We think the record amply reflects, as found by the Special Master 14 and the District Court, that the salary and expense allowances here involved were not properly authorized or ratified by the Local membership under its constitution. Only a brief sketch is needed to point out that the action of these insiders compelled the Court's findings. The International Union had taken over control of the Local's affairs on March 18, 1955, and its appointees, including Thacker, remained in control until January 21, 1957. During this period, meetings of the membership of the Local Union were suspended. The appointed officers adopted a bylaw on June 13, 1955 which excepted current bills and salaries of employees from the requirement of authorization by the membership. This was in direct conflict with, and contravention of, provisions of the constitution 15 of the International Union which remained applicable to the Local. Thereafter, on December 10, 1956, the officers adopted a resolution purporting to increase the expense account of Green and Thacker by $35 a week. This increase was not then nor thereafter approved

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by the membership of the Local. After control had been restored to the Local, a resolution was passed by the Executive Committee which had the effect of combining the previously authorized expense allowance with their salary, their take-home pay remaining unchanged. 16 Again, this resolution was not adopted by the membership nor was it read at three successive meetings as required by the Constitution (see note 15 supra).

The upshot is that Thacker's argument of ratification or authorization must fail. There was, in short, a flagrant abuse of power by statutory fiduciaries in breach of trust.

B. Jury Trial

Thacker next contends that the District Court erred in denying his motion, timely filed, for a trial by a jury of the damage issue. He urges that since damages are sought as an element of relief, the right to a jury trial is of primary importance.

In support of his argument, Thacker relies exclusively on the case of Simmons v. Avisco, Local 713, Textile Workers Union of America, 4 Cir., 1965, 350 F.2d 1012. We do not think that case is controlling. Simmons involved a suit brought under § 102 LMRDA, 29 U.S.C.A. § 412, by an official of the local union who allegedly had been wrongfully suspended. He sought injunctive relief and 'damages, both actual and punitive, for loss of income, mental anguish, and injury to reputation caused by the illegal suspension.' 350 F.2d at 1015. Disagreeing with a then recent decision of the Sixth Circuit, 17 the Court was of the opinion that the suspended official was entitled to a jury trial of the damage issue. 'The plaintiff here is suing both at law and in equity. He seeks an injunction to effect his restoration to membership. He also seeks money damages for injury to reputation, and resulting mental anguish-- a cause of action of which the developing common law of torts certainly takes cognizance. We see no reason for not allowing a jury to determine whether the union's wrongful conduct was the proximate cause of the plaintiff's injuries and how much the plaintiff is entitled to recover therefor. A jury determination of damages in no way affects the equity jurisdiction of the judge over the injunction issue.' 350 F.2d at 1018.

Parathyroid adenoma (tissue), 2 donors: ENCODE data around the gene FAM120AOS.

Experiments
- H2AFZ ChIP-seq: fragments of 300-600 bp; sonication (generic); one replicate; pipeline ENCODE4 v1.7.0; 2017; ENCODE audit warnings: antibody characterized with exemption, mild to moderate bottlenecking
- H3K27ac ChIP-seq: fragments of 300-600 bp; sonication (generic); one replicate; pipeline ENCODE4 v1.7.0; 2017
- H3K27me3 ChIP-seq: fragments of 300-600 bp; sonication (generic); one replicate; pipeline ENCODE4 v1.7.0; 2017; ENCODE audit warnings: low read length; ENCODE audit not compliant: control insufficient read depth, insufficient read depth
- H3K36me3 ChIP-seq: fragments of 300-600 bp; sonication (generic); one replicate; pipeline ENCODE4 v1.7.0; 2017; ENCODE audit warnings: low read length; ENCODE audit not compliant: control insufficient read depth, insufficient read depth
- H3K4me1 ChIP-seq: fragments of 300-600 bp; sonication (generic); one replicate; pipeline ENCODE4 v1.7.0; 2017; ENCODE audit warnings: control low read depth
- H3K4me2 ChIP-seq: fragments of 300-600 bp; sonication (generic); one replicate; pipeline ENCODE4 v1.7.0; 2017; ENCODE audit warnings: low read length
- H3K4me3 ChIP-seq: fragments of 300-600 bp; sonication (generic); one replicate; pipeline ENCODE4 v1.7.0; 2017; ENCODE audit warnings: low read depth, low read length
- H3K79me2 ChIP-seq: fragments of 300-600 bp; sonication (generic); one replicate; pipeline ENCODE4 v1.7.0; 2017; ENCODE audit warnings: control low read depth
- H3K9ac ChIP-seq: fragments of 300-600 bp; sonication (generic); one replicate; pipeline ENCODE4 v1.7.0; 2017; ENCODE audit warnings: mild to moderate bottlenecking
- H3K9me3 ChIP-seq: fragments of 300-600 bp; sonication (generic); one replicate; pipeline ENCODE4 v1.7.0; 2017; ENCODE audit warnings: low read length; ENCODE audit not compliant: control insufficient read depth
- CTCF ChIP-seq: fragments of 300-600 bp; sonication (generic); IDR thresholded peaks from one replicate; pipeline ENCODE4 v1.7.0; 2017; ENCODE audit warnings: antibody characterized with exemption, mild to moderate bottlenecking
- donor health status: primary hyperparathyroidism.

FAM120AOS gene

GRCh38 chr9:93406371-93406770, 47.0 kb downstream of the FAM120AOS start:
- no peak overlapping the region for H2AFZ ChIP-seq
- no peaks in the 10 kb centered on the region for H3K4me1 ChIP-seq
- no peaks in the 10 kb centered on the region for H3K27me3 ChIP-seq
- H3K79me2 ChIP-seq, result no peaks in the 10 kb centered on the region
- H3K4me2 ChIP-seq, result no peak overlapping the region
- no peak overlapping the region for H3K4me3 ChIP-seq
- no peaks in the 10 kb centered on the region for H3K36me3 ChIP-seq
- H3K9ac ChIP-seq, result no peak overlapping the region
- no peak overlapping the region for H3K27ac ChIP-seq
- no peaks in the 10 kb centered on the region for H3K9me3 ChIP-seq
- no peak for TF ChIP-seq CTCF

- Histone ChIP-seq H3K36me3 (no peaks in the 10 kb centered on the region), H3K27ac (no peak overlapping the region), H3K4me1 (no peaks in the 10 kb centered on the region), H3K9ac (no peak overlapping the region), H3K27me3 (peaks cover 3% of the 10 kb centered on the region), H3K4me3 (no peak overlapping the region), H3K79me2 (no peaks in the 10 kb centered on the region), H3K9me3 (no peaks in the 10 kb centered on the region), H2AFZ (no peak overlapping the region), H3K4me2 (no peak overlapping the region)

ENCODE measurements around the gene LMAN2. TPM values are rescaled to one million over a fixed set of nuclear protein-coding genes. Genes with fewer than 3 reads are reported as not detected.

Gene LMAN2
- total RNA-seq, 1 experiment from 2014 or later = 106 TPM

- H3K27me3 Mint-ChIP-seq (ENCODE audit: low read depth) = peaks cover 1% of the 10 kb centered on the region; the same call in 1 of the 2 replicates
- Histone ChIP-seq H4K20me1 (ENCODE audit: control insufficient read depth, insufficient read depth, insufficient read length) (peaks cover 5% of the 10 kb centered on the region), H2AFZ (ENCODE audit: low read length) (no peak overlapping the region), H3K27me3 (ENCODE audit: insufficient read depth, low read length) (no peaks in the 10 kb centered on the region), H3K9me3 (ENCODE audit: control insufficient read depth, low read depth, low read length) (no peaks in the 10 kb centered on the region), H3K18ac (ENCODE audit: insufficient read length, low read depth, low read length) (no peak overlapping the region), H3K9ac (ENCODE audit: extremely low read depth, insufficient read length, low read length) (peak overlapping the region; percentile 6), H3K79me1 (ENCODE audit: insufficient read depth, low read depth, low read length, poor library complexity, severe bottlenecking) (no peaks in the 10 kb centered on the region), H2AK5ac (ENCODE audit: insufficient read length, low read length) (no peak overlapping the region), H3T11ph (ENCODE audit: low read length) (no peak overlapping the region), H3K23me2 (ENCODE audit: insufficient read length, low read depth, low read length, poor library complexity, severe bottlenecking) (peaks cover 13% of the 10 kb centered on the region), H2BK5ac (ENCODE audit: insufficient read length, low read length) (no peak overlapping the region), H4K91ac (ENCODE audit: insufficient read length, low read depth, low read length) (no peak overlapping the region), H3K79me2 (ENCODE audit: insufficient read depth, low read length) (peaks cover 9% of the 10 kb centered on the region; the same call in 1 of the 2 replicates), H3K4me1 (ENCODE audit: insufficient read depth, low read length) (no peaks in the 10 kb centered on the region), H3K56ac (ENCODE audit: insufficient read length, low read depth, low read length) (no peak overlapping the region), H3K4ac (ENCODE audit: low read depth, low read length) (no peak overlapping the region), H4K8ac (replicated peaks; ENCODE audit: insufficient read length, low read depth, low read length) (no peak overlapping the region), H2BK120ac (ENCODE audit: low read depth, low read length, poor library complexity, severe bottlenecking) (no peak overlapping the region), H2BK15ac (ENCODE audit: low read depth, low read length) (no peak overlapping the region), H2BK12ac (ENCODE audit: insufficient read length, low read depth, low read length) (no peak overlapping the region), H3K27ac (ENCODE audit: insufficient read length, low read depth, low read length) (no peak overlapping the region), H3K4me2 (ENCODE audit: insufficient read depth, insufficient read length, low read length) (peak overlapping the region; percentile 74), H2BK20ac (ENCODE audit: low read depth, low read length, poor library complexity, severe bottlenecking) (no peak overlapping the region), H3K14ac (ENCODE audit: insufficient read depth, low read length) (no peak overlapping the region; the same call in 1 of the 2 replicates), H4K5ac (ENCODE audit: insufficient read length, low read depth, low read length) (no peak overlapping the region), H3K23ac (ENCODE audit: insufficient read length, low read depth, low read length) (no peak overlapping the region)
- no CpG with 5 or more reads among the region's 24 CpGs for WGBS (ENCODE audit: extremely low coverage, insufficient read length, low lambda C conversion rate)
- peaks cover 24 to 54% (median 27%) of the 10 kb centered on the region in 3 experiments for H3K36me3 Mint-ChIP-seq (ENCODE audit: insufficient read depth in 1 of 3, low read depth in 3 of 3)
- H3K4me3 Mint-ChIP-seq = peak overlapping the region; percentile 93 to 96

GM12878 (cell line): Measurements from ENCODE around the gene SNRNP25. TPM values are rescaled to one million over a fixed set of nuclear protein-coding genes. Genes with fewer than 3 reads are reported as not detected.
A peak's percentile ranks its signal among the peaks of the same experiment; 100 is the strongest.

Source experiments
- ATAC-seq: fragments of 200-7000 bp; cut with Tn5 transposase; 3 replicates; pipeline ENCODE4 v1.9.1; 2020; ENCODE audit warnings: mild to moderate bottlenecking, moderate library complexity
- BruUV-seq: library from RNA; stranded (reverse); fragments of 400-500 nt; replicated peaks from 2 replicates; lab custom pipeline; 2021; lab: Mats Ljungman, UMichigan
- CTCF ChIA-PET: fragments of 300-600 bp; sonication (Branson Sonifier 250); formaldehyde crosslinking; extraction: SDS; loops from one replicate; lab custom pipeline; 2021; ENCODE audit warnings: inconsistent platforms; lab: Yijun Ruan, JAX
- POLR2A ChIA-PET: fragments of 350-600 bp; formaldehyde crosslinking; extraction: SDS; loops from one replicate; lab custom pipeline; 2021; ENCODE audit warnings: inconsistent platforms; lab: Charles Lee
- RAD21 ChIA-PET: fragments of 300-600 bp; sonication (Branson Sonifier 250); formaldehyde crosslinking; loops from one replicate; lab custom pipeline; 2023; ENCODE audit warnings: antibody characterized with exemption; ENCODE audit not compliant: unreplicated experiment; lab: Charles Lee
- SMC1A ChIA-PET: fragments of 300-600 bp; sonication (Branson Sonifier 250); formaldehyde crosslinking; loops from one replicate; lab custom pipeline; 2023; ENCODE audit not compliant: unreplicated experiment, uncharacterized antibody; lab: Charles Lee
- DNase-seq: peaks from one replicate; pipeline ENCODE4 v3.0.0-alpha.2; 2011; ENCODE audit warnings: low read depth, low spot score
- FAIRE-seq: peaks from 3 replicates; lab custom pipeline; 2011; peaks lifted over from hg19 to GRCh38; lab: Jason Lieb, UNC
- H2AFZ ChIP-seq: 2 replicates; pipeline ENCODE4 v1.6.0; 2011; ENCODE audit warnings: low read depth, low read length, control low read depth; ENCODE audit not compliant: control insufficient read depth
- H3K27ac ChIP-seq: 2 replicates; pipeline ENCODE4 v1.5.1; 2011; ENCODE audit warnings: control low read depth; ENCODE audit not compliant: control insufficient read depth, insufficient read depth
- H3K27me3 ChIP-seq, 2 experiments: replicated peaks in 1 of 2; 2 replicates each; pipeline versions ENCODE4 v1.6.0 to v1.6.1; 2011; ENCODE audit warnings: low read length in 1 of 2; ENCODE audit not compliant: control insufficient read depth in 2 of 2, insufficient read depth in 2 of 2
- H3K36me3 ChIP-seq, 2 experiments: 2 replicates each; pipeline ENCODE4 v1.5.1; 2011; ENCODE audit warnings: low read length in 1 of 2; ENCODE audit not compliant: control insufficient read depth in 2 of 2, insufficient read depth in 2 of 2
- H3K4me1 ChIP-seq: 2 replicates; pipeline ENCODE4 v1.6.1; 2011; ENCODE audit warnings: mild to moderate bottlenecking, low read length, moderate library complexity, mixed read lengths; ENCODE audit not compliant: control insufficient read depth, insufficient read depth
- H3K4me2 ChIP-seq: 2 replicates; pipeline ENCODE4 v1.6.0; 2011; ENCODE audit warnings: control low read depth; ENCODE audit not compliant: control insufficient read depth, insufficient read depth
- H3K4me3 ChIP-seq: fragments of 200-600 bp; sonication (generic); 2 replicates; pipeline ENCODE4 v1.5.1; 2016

We need not choose between either the Fourth or the Sixth Circuits, or perhaps both. It is sufficient for our purposes that we think the opinion of the Fourth Circuit in Simmons is distinguishable. The nature of the relief sought in Simmons was clearly within the realm of a common law tort cause of action. The controlling issues-- whether the union was guilty of wrongful conduct, whether such conduct was the proximate cause of the injuries, and the amount of the injury-- are issues which traditionally are within the province of the jury to determine. In our case, however, the relief sought is, not only in name but in substance, traditionally equitable. The members of the Local seek to compel an accounting, the end result of which would be to restore to the Local's treasury any funds found to have been misappropriated by the officials of the Local in violation of the fiduciary responsibilities imposed upon

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them by the Act, and perhaps more important, to rid the Local of such pernicious infections for the future. These issues are traditionally for the decision of the Chancellor, and no mandatory right to a jury exists.

The Fourth Circuit apparently thought that the right to a jury was compelled by virtue of the more recent decisions of the Supreme Court, 18 with which the Fifth Circuit is now firmly aligned. 19 All of these cases, including the present one, involve the difficult problem of distinguishing, on the basis of the type of relief sought and not just from the terminology of the...